MGM // 1988 // 134 Minutes // Rated R
Reviewed by Judge Patrick Naugle // March 31st, 2004
"What you have to understand is, four days ago he was only my brother in name. And this morning we had pancakes."
There can be only one Best Picture (and Highlander, but that's another story.), and in 1988 it was the Barry Levinson drama/comedy Rain Man. Not only did the film snag the Best Picture award of the year, Levinson also picked up an award for directing, Dustin Hoffman won Best Actor, and the film won Best Original Screenplay, as well as being nominated in four other categories. Originally released on DVD in the early years of the format, Rain Man is back in a brand new "special edition" care of MGM Home Entertainment.
Tom Cruise is Charlie Babbitt, a self centered salesman (of exotic imported cars, it would seem) who suddenly finds himself in a relationship with a family member of extraordinary talent. When Charlie gets the call that his estranged father -- whom Charlie hasn't talked to in years -- has passed away, Charlie attends the reading of his father's will to find out what he's inherited. To Charlie's bitter dismay he finds himself in possession of his father's cherished '49 Buick while the rest of his $3 million fortune is turned over to a trust fund. Who owns the trust fund?
After a little snooping around, Charlie discovers that it is his brother -- a middle-aged autistic brother he never knew existed named Raymond -- who has been given the monetary inheritance. Angry and thinking he's been swindled out of what is rightfully his, Charlie takes Raymond from the hospital in hopes that it will force the local doctor to turn over the trust to Charlie. Thus begins a long journey for both men across the dessert in Charlie's Buick (because Raymond will not fly) that will test the limits of Charlie's patience and teach him to think outside his box of pessimistic narcissism.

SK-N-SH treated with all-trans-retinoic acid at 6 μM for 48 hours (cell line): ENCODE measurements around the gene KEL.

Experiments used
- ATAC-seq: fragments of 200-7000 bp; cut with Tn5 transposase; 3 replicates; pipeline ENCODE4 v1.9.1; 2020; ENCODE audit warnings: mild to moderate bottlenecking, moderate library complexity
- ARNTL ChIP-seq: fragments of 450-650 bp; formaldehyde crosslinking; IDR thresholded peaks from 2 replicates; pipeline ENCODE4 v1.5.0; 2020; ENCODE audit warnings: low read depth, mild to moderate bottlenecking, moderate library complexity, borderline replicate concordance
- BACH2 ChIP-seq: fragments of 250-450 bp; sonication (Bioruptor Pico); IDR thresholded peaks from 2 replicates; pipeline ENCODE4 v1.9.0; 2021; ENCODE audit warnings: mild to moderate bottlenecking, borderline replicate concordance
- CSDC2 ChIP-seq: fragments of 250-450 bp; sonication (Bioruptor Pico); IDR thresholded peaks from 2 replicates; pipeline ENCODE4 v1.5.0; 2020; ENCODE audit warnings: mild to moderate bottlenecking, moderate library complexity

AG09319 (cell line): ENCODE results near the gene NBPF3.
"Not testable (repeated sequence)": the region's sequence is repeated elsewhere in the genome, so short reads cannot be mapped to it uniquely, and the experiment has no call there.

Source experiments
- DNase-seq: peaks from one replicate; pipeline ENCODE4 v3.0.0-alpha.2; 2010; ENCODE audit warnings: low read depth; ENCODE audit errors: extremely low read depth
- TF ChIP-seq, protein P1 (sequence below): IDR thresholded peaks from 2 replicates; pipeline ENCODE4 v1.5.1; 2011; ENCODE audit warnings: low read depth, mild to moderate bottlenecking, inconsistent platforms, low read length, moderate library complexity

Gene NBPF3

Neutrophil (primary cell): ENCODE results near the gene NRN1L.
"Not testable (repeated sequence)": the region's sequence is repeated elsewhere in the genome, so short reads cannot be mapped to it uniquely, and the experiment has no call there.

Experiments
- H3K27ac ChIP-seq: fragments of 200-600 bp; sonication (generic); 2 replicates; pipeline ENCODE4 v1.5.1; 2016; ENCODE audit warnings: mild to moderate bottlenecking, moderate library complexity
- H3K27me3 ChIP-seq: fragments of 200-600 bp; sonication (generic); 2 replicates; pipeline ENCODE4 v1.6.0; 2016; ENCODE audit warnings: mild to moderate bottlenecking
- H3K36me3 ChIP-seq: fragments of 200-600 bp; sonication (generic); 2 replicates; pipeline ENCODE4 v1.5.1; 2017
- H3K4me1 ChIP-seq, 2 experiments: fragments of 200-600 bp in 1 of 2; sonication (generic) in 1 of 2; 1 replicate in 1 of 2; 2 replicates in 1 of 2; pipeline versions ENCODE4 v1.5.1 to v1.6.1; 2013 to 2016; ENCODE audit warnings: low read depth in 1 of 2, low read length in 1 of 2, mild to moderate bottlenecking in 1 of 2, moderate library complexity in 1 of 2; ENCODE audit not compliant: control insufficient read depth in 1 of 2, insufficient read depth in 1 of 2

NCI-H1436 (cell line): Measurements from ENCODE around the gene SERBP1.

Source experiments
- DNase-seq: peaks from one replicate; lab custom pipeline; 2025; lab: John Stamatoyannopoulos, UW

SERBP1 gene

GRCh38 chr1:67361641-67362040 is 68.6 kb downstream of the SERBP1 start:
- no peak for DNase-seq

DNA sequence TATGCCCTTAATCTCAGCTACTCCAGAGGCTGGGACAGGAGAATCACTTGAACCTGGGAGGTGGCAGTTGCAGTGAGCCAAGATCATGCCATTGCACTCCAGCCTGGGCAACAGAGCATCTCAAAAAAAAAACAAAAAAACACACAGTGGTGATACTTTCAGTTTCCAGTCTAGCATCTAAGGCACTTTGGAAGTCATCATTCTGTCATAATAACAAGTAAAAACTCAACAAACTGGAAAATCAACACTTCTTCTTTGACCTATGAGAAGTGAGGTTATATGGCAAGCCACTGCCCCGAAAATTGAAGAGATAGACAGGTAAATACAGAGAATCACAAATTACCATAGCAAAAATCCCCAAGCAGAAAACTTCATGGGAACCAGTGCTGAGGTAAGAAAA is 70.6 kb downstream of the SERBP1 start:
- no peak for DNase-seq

As someone who has worked with the mentally handicapped, I could completely relate to Charlie Babbitt's frustration with his brother, Raymond. Autism is a very strange and frustrating condition, especially for someone who doesn't know much about it. When I was teaching severely handicapped children in California, I dealt with many children who were at the lowest functioning level of autism -- one boy in particular hated to be hugged, while another would beat me on the back with a bowl when it was time for his lunch. In other words, it was a bit of déjà vu to watch Barry Levinson's award winning Rain Man.
Rain Man was the Best Picture of 1988 and certainly deserved its accolades. There is something very special at work in this film. Tom Cruise, an actor I'm not particularly fond of, gives a heart tugging performance as Charlie, a character who genuinely makes a 180 degree turn during the film's two-hour run time (no small feat considering how rare that is in most movies). His change from bitter son to loving brother is one of the best things about Rain Man.
And then there is Dustin Hoffman's performance as Raymond. Hoffman does a fine representation of what autistic people can act like. Though his performance now seems slightly silly due to the familiarity and parodying over the years (it's hard not to hear Hoffman babble "Gotta watch Wapner" or "I'm a very good driver" without a little giggling), Hoffman proves that he is one of his generations best actors and was deserving of the Best Actor Oscar her garnered for this role. (* spoiler ahead *) Wisely, the filmmakers don't attempt to change Raymond by the end of the film -- it would have been a cheap cop-out had they made Raymond aware of Charlie's love for him by the last reel.